On January 6, 2016, I gave a talk for the Concord Area Humanists titled "Lifelong Learning (for Free) Using the Internet", and I promised to publish links to the resources mentioned in the talk and a link to the slides. (Unfortunately, I did not arrange to have the talk videotaped.) I hope you found the topic interesting and find some of these resources valuable as you indulge your own intellectual curiosity.
Note that the image to the right is my idea of "The Healthy Learning Plate", with apologies to the Harvard School of Public Health, whose "Healthy Eating Plate" was the inspiration.
Resources mentioned in the presentation
This resource isn't for learning, per se, it's for organizing your learning. As an "Autonomous Learner" or "Autodidact", you must decide on your own educational goals and chart the path to get there. A tool like Workflowy makes that easier and more fun.
Workflowy is an outline editor that is gloriously simple but incredibly powerful for organizing your notes, your tasks, or an infinite number of other things in your life. Their slogan is "organize your brain". The ability to expand only select lists of the outline make it easy to keep as much detail as needed but to ignore other details except for the topic that you are currently working on. Lightning quick searching and flexible tagging add ease and power for dealing with your lists as they grow.
Find your local library's website, http://mblc.state.ma.us/libraries/networks/
This directory will help you find the website of your town's public library, which will then connect you with its on-line catalog which will give you access to all the books in your library's network through interlibrary loan or through the ability to check out ebooks on your computer, smartphone, or e-reading device.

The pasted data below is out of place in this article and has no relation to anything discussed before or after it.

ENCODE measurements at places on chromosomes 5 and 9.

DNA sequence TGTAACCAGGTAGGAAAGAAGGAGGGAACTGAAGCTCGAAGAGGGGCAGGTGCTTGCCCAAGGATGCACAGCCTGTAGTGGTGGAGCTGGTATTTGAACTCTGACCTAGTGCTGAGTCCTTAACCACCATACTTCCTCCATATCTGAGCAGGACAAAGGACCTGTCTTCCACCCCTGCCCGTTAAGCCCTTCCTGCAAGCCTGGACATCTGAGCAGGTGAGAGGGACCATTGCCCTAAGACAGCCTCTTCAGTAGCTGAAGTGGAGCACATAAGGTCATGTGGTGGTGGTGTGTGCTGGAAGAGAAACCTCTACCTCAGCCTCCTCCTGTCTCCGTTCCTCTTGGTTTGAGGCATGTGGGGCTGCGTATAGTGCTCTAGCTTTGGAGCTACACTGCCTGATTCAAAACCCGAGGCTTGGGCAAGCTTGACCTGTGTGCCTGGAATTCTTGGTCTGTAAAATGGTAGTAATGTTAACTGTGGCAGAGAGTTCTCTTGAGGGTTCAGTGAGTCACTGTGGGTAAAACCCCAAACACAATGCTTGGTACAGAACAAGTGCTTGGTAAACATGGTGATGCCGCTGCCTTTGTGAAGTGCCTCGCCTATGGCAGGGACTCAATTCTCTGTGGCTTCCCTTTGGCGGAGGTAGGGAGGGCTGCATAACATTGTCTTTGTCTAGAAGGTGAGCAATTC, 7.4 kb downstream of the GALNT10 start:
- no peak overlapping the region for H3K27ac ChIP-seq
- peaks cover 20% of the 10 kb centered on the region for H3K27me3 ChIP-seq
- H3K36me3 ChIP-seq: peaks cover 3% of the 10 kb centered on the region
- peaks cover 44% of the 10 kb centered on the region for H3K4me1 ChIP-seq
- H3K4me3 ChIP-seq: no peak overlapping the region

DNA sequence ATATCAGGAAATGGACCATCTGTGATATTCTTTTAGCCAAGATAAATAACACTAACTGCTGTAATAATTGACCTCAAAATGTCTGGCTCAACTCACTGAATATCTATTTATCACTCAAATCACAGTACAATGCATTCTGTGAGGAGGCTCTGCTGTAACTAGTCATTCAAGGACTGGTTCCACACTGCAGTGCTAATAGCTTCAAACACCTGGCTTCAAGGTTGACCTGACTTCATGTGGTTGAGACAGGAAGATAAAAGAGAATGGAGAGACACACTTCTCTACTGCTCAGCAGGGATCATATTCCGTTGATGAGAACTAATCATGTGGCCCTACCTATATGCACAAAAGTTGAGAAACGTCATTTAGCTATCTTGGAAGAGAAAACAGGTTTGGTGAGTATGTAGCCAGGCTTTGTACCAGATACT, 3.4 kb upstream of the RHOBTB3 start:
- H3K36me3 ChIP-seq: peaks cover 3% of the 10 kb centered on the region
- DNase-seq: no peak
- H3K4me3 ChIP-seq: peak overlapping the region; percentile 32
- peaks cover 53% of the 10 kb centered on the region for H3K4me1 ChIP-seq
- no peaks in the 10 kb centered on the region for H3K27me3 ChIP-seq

Project Gutenberg, https://www.gutenberg.org
Free ebooks and audio books of works that have entered the public domain.
I can't say enough good things about Goodreads! As I said in the presentation, books are my main course -- the entrée of my education. I use Goodreads in a myriad ways. Primarily I use it as my "to-read" list. I use it to help me find used books I can't find in my library network. I create my own shelves to organize my books the way I need (by topic, by where I got them, by course they're associated with, etc.), and I put books on as many virtual shelves as appropriate. I use it to keep track of when I start and when I finish books. I use it to write a short review after I finish the book. (After I finish my review so as not to be unduly biased) I use it to read other people's reviews to gain their insights and perspectives.
Google Books, http://books.google.com
As Google says, "Search the world's most comprehensive index of full-text books." You can search the content of millions of books by keyword and then use the results to guide you to an on-line or print copy of the book. The search results give you a summary (when available), excerpts around your search terms, all of the catalog data, related books, and much more.